Analytical Chemiluminescence/Chemiluminescence sensors

D5. Chemiluminescence sensorsEdit

Chemiluminescence has the advantage of lower background emission than fluorescence, avoiding noise caused by light scattering. However, because chemiluminescence reagents are irreversibly consumed, chemiluminescence sensors have shorter lifetimes than fluorescence sensors and their signals have a tendency to drift downwards due to consumption, migration and breakdown of reagents. Reagent immobilization onto suitable substrates plays an important role in the development of chemiluminescence sensors. Selectivity and sensitivity as well as lifetime of chemiluminescence sensors depends on the choice of reagent and substrate and on the method of immobilization.[1]

Chemiluminescence reagents are typically aqueous solutions of ions and so can be immobilized by convenient procedures onto ion exchange resins, giving high surface coverage, and released quantitatively by appropriate eluents. Analytes can also react directly with immobilized reagents. These properties have been widely used to prepare chemiluminescence sensors containing immobilized luminol or other reagents, which typically would be packed into a flow cell positioned in front of the window of a photomultiplier. “Bleeding” columns of anion/cation exchange resins with co-immobilized luminol and metal ions such as Co2+, Cu2+ or [Fe(CN)6]3– can detect and measure analytes such as hydrogen peroxide, though this arrangement causes unnecessary dilution of samples and reagents, which impairs detectivity. Immobilized tris-(2, 2/-bipyridyl)ruthenium(II) can be regenerated from tris-(2, 2/-bipyridyl)ruthenium(III) and can be used for at least six months.

Immobilization of enzymes can be used to produce highly active and selective chemiluminescence sensors from which enzyme is not consumed, though their operational stability is limited. Encapsulation of reagents in sol-gel silica involves little or no structural alteration and is very suitable for chemiluminescence sensors because of its optical transparency and chemical stability. For example, encapsulated horseradish peroxidase displays high activity and long life, as does sol-gel immobilized haemoglobin. Chemiluminescence sensors constructed from plant and animal tissues have advantages of cost, activity, stability and lifetime; examples are soyabean tissue in sensors for urea and spinach tissue in sensors for glycolic acid.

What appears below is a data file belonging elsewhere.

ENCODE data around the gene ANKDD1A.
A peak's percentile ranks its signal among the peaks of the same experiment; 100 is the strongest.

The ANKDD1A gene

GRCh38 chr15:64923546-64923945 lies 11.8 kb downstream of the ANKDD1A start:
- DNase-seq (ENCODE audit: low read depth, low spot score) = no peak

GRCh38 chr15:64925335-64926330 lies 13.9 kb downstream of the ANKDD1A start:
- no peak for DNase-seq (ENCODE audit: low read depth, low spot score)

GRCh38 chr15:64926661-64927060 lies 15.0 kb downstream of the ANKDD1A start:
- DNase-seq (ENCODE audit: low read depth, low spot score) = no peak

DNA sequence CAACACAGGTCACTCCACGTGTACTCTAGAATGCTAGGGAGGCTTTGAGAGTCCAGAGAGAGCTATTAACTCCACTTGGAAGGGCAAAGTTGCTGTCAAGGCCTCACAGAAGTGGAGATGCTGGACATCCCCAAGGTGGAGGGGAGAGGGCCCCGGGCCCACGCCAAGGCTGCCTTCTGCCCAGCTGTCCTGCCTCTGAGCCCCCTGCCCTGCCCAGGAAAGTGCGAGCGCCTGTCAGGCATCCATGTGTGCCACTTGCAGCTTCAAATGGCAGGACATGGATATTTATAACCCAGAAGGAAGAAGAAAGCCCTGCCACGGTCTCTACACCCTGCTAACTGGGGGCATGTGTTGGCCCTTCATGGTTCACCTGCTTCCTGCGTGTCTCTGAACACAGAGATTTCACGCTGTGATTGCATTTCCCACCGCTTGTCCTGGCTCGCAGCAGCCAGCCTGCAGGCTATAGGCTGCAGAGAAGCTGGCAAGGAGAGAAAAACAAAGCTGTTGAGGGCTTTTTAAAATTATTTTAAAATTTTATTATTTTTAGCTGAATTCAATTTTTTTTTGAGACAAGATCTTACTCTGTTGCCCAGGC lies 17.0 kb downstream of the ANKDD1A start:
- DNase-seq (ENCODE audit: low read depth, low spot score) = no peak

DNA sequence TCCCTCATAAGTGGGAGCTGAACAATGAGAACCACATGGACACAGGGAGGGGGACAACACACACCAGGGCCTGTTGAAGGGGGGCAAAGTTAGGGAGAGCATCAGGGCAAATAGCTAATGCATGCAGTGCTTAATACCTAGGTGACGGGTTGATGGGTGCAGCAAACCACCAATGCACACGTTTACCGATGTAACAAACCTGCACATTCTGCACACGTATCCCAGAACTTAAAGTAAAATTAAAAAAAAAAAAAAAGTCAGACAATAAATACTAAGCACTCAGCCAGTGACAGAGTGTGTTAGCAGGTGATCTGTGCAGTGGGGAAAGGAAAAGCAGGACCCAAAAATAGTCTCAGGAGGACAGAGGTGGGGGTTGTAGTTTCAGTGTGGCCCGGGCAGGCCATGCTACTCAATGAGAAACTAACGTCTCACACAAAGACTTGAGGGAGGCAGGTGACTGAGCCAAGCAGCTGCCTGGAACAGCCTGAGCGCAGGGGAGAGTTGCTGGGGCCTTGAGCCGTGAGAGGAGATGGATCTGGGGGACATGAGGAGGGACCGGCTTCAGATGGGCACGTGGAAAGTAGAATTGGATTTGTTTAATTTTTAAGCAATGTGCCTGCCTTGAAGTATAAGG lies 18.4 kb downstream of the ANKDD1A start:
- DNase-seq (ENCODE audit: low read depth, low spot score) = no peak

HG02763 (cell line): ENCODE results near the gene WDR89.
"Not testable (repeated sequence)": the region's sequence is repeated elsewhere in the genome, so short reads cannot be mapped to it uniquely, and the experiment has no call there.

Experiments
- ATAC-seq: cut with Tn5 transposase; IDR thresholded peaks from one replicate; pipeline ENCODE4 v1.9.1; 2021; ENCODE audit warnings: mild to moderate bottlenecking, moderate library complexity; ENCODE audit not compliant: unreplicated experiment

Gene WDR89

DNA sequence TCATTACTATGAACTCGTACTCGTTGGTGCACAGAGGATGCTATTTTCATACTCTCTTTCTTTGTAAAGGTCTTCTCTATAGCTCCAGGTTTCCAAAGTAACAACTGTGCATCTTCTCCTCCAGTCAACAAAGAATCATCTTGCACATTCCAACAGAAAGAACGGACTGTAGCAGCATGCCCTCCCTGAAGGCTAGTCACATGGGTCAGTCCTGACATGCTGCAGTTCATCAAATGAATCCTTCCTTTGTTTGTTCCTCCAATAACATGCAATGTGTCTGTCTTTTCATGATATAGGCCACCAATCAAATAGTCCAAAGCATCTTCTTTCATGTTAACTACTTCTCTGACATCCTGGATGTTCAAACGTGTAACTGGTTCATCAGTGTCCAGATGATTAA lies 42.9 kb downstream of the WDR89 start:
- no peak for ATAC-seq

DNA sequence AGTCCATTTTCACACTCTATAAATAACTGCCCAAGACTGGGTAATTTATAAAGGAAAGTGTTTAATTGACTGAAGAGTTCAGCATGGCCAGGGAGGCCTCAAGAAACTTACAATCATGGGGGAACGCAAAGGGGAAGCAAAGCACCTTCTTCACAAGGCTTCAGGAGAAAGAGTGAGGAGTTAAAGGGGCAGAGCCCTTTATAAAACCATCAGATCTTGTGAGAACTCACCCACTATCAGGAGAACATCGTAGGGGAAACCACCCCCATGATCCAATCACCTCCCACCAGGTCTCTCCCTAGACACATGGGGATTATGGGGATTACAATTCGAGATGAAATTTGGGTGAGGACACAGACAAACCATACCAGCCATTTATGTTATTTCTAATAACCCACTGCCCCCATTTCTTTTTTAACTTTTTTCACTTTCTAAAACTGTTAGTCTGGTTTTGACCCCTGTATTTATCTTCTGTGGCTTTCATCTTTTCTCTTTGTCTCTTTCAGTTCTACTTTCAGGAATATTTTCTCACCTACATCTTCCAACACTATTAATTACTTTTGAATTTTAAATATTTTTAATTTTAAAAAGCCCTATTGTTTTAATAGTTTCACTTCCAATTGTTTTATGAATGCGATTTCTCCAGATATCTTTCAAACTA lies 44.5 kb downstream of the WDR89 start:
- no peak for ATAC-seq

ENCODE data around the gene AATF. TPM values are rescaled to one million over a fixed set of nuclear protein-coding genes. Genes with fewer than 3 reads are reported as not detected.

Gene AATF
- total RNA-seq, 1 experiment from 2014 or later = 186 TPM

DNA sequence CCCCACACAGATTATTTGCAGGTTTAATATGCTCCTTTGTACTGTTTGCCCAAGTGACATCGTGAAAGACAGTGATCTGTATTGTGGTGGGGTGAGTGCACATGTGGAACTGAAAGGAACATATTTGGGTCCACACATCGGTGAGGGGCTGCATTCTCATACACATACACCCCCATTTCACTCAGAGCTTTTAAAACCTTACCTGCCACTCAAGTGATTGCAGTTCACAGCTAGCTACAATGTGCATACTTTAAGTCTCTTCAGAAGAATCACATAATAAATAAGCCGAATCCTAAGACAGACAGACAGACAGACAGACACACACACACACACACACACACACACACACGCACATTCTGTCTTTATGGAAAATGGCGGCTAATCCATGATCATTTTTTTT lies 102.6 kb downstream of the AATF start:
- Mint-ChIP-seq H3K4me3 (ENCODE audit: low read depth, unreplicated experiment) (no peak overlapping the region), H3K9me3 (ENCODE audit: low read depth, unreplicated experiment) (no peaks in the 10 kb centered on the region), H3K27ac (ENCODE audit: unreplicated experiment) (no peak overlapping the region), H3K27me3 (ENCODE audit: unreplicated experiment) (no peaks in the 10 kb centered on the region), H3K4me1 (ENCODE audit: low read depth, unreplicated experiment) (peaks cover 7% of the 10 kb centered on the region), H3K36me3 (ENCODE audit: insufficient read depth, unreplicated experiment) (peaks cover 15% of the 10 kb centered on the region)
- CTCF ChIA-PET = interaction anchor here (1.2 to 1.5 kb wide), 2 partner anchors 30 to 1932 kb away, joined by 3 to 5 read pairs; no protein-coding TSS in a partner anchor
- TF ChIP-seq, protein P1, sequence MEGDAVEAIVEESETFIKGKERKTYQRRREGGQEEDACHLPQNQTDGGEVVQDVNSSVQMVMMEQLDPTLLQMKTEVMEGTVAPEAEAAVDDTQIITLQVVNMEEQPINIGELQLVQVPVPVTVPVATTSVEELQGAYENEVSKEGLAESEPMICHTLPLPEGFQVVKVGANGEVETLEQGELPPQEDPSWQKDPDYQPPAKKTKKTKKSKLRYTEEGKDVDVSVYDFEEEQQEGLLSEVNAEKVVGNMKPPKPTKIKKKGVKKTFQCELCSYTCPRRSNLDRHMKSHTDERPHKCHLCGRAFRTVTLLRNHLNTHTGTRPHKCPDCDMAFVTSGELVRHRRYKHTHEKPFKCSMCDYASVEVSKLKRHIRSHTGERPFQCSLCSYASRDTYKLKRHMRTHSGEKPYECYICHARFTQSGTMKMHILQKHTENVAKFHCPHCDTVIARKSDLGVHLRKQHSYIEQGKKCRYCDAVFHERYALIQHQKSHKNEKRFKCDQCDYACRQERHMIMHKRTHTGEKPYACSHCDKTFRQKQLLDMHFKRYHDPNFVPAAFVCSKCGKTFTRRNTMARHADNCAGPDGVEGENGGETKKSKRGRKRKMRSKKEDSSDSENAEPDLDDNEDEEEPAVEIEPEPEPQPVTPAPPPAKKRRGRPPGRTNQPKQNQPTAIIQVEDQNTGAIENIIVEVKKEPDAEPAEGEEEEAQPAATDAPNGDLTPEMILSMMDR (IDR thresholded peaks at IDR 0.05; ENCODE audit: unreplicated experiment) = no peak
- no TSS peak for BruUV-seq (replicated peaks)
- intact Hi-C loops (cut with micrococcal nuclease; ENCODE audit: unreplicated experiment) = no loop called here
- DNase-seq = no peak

Molecular imprinted polymers have been found to be very useful materials for fabrication of chemiluminescence sensors, both as molecular recognition agents and as chemiluminescence reaction media. Analytes that can be successfully detected in this way include 1,10-phenanthroline and dansylated amino-acids. Metal oxide particles can sometimes be entrapped onto membranes or in columns, including chemiluminescence flow cells. This affords a simple fabrication method producing long-lived sensors. Manganese dioxide has been immobilized in this way on sponge rubber for the assay of the drug, alangin, using manganese(IV) chemiluminescence.

Chemiluminescence has been detected from surface reactions on nanoparticles, opening up the possibility of chemiluminescence nanosensors of good stability and durability. Coumarin C343, a fluorescent dye, has been conjugated to silica nanoparticles entrapped in sol-gel silica to produce nanosensors capable of enhancing the weak chemiluminescence associated with lipid peroxidation.[2]

  1. Zhang Z, Zhang S and Zhang X, Anal. Chim. Acta, 2005, 541, 37-47.
  2. Baker N, Greenway G M, Wheatley R A and Wiles C, Analyst, 2007, 132, 104-106.